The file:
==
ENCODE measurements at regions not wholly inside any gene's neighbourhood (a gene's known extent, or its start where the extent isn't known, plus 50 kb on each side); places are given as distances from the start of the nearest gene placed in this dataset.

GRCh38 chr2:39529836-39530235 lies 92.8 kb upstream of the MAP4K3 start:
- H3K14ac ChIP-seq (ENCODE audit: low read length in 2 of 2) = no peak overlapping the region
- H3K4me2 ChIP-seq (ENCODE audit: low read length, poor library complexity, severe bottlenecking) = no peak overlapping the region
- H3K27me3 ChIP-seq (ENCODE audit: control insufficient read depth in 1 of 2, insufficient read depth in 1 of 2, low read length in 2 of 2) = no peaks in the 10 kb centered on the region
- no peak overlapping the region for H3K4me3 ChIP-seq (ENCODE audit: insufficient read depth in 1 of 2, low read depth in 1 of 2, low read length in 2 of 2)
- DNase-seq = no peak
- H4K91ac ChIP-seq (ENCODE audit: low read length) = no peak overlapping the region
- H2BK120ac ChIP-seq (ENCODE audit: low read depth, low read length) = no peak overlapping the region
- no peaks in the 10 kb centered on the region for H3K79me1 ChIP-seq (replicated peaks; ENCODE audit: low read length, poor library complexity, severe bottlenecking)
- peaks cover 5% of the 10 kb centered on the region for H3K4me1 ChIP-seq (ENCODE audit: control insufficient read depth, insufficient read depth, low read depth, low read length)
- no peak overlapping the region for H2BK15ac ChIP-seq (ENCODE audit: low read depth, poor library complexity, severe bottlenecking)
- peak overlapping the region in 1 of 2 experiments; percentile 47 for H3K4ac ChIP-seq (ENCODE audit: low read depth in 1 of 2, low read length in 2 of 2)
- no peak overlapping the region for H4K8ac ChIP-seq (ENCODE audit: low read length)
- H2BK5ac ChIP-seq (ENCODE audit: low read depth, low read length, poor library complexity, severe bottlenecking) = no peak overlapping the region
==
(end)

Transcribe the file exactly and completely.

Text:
ENCODE measurements at regions not wholly inside any gene's neighbourhood (a gene's known extent, or its start where the extent isn't known, plus 50 kb on each side); places are given as distances from the start of the nearest gene placed in this dataset.

GRCh38 chr2:39529836-39530235 lies 92.8 kb upstream of the MAP4K3 start:
- H3K14ac ChIP-seq (ENCODE audit: low read length in 2 of 2) = no peak overlapping the region
- H3K4me2 ChIP-seq (ENCODE audit: low read length, poor library complexity, severe bottlenecking) = no peak overlapping the region
- H3K27me3 ChIP-seq (ENCODE audit: control insufficient read depth in 1 of 2, insufficient read depth in 1 of 2, low read length in 2 of 2) = no peaks in the 10 kb centered on the region
- no peak overlapping the region for H3K4me3 ChIP-seq (ENCODE audit: insufficient read depth in 1 of 2, low read depth in 1 of 2, low read length in 2 of 2)
- DNase-seq = no peak
- H4K91ac ChIP-seq (ENCODE audit: low read length) = no peak overlapping the region
- H2BK120ac ChIP-seq (ENCODE audit: low read depth, low read length) = no peak overlapping the region
- no peaks in the 10 kb centered on the region for H3K79me1 ChIP-seq (replicated peaks; ENCODE audit: low read length, poor library complexity, severe bottlenecking)
- peaks cover 5% of the 10 kb centered on the region for H3K4me1 ChIP-seq (ENCODE audit: control insufficient read depth, insufficient read depth, low read depth, low read length)
- no peak overlapping the region for H2BK15ac ChIP-seq (ENCODE audit: low read depth, poor library complexity, severe bottlenecking)
- peak overlapping the region in 1 of 2 experiments; percentile 47 for H3K4ac ChIP-seq (ENCODE audit: low read depth in 1 of 2, low read length in 2 of 2)
- no peak overlapping the region for H4K8ac ChIP-seq (ENCODE audit: low read length)
- H2BK5ac ChIP-seq (ENCODE audit: low read depth, low read length, poor library complexity, severe bottlenecking) = no peak overlapping the region